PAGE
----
However, we live in this universe, the one where Sometimes They Come Back Again is a loud, tacky excuse to stuff as much splattery, whackadoo trash possible into its 96 minutes. Luckily, I am perpetually here for such nonsense, especially when itís delivered with the brisk, reckless abandon on display here. This is a film that gives zero shits about catering to any decent sensibilities, something that should be obvious right off the bat, when a poor old woman goes up in flames. But just in case there were any lingering doubts, it also tosses in an awful stereotype of a mentally handicapped kid who cuts the grass on a Speed Racer themed lawnmower. Oh, you think, thatís perhaps not the worst, at which point I must warn you that this poor kidís head definitely winds up on the business end of his own lawnmower in a scene that induces howls of laughter right alongside the sneaking suspicion that itís so very wrong. I honestly canít think of a sequence that better encapsulates the lunacy on display here.
To its credit, though, it features a pretty good set of other candidates, as Sometimes They Come Back Again is littered with similar nonsense, whether it be a pair of weird girls Michelle befriends (one of them is big into tarot cards because this was the 90s and everyone had a goth phase) or a scene where a boy peeps on his sister and her friend through a window as they change. Or maybe the best scene is the one where John has a nightmare about watching his daughter banging a demon right there in her bedroom. This is one of those film where you feel tempted to just read off all the insanity to get the point across, but Iíll refrain, if only because Iíd hate to reveal every single insane thing it has to offer. Lord knows you wonít watch if for just about any other reasonóthe filmmaking is pretty pedestrian, and the performances are largely forgettable.
An exception there is Arquetteís turn as Reno, who is quickly reduced to a cackling, pun-spitting Freddy Krueger wannabe. Derivative though it may be, itís spirited as hell and meets the film exactly at its level: this is total, complete junk, and Arquette knows it. It feels like Robert Rustlerís performance in the original on overdrive: where that film at least took time to build a sort of nervous, uneasy energy around its trio of ghouls, this one drives headlong into complete maniac territory, leaving the audience with little doubt what kind of film this will be. Maybe it comes at the expense of Gross and Swank, two performers we know deserve better but are left to sort of flounder about here at the mercy of a script that doesnít offer much in the way of actual character development. Yes, there are ostensibly characters here, but most of them feel like theyíve been loaded aboard the conveyor belt for a meat grinder.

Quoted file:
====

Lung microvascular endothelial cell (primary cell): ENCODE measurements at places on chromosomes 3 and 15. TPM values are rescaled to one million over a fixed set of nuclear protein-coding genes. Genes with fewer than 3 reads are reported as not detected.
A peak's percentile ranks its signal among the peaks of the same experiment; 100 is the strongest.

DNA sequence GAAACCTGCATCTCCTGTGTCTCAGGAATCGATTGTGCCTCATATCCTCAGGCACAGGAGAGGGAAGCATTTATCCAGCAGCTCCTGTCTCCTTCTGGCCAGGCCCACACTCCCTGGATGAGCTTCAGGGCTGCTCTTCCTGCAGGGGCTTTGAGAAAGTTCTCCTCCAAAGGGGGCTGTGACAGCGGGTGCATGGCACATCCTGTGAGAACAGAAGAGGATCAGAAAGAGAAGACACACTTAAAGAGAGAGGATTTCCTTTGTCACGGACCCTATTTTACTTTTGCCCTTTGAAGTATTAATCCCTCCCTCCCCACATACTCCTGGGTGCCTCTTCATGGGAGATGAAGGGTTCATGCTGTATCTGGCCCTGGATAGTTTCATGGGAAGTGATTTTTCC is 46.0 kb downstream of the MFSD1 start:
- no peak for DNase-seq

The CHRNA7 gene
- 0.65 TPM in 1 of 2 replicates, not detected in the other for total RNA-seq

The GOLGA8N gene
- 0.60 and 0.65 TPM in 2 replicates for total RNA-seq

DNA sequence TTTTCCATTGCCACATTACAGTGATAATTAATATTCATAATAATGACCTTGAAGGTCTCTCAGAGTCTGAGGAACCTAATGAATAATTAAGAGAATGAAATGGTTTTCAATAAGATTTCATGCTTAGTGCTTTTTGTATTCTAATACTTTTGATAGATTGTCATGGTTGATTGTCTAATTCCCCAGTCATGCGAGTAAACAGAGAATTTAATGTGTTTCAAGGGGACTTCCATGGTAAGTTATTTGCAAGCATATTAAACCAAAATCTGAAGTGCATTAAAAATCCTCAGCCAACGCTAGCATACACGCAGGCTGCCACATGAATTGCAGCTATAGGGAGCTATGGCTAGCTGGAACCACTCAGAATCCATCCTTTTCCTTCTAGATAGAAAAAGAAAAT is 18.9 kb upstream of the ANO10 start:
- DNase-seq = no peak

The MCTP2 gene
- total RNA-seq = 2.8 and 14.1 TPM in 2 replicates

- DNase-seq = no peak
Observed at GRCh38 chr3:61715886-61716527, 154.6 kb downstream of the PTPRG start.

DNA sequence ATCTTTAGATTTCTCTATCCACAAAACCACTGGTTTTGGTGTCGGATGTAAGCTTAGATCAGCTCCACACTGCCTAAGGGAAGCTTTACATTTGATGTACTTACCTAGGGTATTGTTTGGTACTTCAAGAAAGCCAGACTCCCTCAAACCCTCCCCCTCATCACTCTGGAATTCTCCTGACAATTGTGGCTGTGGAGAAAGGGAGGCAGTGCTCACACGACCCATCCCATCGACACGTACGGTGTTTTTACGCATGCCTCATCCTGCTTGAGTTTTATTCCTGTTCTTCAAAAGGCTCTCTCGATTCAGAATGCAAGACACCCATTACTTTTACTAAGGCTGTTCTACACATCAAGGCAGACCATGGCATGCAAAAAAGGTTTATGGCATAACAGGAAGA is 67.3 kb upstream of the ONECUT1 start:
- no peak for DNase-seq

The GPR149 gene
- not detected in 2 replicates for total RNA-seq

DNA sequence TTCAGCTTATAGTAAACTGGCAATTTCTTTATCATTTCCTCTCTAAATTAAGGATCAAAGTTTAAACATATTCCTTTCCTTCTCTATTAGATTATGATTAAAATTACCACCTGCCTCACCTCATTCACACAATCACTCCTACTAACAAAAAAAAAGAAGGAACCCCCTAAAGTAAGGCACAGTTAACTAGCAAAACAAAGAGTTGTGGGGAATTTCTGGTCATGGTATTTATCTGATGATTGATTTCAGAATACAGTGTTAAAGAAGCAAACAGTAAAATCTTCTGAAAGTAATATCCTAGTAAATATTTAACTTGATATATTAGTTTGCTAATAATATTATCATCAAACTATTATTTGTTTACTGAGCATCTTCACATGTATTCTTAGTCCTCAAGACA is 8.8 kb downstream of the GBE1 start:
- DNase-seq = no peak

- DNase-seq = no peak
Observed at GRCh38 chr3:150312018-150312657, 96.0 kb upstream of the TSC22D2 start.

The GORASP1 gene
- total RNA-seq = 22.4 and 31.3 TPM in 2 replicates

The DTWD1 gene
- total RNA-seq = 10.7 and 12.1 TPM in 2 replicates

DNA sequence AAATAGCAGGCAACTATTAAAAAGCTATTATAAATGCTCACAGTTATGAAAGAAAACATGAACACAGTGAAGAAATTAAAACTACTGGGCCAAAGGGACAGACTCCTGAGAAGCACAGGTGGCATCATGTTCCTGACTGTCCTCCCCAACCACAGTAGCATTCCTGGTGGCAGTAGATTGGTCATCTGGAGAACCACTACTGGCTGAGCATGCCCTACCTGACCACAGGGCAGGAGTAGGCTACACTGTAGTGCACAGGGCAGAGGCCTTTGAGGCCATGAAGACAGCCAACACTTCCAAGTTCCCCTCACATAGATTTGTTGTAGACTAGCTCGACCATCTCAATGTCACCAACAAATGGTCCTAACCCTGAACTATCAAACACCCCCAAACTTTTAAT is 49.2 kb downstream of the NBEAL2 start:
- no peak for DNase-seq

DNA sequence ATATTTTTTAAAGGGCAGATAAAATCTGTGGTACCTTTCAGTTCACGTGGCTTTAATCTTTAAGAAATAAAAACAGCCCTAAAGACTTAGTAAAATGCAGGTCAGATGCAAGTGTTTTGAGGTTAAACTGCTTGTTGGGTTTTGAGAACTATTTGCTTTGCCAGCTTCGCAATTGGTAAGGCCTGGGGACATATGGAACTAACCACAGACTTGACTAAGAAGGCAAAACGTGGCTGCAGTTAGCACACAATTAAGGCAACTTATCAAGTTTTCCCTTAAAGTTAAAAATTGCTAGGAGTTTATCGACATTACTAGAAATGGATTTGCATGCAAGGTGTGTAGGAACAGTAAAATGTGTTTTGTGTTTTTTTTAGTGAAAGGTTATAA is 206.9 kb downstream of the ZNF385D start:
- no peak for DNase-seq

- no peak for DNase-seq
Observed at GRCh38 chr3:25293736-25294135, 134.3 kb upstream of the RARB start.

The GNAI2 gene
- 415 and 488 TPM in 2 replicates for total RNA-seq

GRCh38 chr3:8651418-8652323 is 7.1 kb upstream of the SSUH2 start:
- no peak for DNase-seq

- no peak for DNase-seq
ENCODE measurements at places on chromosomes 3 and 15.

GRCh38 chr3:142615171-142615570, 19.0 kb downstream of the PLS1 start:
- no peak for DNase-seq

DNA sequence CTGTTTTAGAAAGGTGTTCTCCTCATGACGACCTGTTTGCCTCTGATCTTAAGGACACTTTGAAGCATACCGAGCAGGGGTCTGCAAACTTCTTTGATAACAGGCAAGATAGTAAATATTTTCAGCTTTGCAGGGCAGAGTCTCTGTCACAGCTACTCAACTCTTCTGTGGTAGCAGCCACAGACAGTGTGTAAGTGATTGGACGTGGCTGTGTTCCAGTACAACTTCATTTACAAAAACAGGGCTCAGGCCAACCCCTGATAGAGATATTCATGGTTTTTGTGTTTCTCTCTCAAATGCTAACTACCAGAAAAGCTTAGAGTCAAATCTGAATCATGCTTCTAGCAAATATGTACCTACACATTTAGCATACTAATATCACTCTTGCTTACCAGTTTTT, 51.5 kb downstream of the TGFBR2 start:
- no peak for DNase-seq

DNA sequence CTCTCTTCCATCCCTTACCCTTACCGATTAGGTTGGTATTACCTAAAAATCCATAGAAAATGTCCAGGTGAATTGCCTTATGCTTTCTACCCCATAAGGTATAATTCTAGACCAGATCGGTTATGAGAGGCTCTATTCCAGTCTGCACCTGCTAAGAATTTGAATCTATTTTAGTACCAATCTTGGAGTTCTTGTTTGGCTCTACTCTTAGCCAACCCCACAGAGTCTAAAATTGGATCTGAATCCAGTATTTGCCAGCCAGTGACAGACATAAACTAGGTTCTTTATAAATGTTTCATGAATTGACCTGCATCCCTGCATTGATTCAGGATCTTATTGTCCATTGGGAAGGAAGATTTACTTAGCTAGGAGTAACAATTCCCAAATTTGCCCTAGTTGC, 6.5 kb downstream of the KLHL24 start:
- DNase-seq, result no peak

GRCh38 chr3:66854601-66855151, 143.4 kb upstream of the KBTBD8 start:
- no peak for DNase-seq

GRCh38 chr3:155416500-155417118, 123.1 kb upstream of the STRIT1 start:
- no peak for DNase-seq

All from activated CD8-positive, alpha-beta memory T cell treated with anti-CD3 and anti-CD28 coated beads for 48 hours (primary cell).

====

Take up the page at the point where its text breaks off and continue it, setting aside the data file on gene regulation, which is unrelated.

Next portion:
Luckily, though, itís committed to running the characters through it quickly, and in increasingly wild fashion to boot. By the end, Sometimes They Come Back Again is completely shorn of any pretense, having degenerated into the type of splatter movie that finds a way to butcher its cast via tarot cards and electrocution. In many ways, it does sort of remind me of Pet Sematary Two in that itís a complete, schlocky 180-degree turn from its predecessor; however, while that film still boasted solid production values, a manic energy, and tons of gore, this one feels more akin to the 90s Amityville movies, a trio of similarly bonkers but cheap productions that donít have much to offer beyond their memorably deranged moments. I suppose thatís better than not having any such moments at all, though; in fact, I feel like the internet should be crawling with insane gifs from Sometimes They Come Back Again. Plus, donít take my word for it: King himself actually allowed his name to appear in these credits, which is more than some ďadaptationsĒ (including the aforementioned Pet Sematary follow-up) can boast.